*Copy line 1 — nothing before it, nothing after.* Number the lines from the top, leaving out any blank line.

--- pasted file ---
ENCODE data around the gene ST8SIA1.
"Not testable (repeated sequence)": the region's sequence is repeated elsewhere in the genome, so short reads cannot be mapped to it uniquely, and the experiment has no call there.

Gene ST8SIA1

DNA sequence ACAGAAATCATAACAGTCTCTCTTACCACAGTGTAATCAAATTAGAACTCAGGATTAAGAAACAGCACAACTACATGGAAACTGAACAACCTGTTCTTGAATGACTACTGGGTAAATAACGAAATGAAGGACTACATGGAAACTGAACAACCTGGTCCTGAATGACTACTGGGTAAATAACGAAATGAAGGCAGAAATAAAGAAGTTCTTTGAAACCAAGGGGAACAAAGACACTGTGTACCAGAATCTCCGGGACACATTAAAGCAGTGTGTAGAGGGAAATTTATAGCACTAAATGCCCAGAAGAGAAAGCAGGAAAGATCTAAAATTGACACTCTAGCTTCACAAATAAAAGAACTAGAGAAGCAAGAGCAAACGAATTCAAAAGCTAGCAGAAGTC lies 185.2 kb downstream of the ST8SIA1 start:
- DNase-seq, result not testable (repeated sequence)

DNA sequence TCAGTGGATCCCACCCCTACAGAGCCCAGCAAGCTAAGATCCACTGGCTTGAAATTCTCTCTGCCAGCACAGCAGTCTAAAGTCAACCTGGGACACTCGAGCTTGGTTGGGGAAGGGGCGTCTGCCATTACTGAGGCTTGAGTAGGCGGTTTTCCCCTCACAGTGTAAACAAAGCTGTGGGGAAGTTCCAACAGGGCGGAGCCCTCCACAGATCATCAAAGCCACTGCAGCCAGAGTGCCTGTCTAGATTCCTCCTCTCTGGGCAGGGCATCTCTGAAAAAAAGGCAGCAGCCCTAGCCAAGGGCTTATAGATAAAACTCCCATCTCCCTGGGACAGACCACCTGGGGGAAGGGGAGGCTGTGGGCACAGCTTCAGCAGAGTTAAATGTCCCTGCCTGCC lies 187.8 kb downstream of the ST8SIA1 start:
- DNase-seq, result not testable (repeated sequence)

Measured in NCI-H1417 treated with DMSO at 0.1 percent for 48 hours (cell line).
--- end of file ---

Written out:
ENCODE data around the gene ST8SIA1.